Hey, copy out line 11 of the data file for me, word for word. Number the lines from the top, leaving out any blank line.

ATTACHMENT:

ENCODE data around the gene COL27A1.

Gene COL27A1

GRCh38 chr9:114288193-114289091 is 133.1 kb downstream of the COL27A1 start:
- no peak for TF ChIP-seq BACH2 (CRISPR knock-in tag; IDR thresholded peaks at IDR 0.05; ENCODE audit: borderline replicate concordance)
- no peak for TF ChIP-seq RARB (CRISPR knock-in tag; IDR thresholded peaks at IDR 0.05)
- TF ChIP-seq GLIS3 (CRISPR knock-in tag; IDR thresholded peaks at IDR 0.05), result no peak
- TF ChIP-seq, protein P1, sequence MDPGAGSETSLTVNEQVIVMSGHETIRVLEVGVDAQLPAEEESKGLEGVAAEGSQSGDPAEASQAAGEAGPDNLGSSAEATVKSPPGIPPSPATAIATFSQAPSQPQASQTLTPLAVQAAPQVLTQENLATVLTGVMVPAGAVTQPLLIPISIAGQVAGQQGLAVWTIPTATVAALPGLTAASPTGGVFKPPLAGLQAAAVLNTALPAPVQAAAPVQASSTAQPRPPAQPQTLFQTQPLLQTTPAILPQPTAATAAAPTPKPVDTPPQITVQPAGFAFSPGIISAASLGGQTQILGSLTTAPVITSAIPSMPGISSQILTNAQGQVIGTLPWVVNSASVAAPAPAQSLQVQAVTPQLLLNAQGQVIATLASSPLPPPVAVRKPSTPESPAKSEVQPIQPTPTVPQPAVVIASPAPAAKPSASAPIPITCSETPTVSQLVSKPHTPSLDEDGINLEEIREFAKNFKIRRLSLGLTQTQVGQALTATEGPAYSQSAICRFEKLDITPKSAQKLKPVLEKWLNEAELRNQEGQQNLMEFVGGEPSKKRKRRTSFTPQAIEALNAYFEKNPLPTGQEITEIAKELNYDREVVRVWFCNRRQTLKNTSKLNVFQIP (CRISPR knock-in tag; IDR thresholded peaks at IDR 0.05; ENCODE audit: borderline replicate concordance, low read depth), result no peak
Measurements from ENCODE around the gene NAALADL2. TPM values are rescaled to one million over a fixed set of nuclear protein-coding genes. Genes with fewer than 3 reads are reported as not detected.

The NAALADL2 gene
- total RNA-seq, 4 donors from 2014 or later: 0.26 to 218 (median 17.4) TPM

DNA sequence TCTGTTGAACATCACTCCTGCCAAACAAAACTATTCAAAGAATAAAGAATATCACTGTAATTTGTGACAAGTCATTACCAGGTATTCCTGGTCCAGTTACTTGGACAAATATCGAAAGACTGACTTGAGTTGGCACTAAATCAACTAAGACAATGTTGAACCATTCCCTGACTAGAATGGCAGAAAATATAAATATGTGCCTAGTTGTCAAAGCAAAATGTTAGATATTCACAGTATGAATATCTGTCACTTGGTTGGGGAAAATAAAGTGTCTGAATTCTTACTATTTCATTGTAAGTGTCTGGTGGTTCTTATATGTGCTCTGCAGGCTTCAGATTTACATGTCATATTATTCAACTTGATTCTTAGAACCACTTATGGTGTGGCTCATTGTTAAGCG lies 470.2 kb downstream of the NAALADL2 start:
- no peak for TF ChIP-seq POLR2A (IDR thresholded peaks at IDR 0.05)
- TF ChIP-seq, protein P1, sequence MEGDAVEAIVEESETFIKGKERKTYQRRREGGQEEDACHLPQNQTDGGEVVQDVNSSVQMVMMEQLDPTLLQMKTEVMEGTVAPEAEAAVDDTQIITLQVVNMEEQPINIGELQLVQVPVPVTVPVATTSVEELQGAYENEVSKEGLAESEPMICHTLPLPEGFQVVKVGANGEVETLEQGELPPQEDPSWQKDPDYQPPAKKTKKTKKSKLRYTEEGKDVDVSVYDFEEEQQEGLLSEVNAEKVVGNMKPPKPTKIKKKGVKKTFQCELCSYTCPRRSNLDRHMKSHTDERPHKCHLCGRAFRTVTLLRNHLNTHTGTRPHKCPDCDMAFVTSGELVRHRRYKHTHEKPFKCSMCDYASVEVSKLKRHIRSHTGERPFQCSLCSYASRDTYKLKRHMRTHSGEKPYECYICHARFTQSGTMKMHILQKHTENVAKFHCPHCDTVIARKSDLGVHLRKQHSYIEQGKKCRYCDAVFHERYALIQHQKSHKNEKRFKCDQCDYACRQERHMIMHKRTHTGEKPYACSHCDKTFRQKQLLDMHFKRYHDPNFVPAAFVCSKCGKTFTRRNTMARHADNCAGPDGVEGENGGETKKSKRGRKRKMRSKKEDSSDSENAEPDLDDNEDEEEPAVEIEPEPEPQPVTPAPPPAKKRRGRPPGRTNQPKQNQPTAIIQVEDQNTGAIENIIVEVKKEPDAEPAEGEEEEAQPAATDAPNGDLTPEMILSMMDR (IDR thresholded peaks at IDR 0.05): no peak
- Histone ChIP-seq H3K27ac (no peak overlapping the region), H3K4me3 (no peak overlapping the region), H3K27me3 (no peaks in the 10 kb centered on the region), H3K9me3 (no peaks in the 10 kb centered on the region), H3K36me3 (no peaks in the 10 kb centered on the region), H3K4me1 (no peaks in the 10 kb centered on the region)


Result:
DNA sequence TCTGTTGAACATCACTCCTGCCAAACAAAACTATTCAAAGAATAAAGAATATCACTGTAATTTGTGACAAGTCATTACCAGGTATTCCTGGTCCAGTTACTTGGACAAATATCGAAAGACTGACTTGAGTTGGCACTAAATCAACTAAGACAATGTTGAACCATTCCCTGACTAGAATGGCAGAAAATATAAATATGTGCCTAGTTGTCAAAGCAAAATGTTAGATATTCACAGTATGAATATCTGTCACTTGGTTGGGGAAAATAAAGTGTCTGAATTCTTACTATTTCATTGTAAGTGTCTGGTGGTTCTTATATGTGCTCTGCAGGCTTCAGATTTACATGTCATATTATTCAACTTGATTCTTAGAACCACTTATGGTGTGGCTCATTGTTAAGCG lies 470.2 kb downstream of the NAALADL2 start: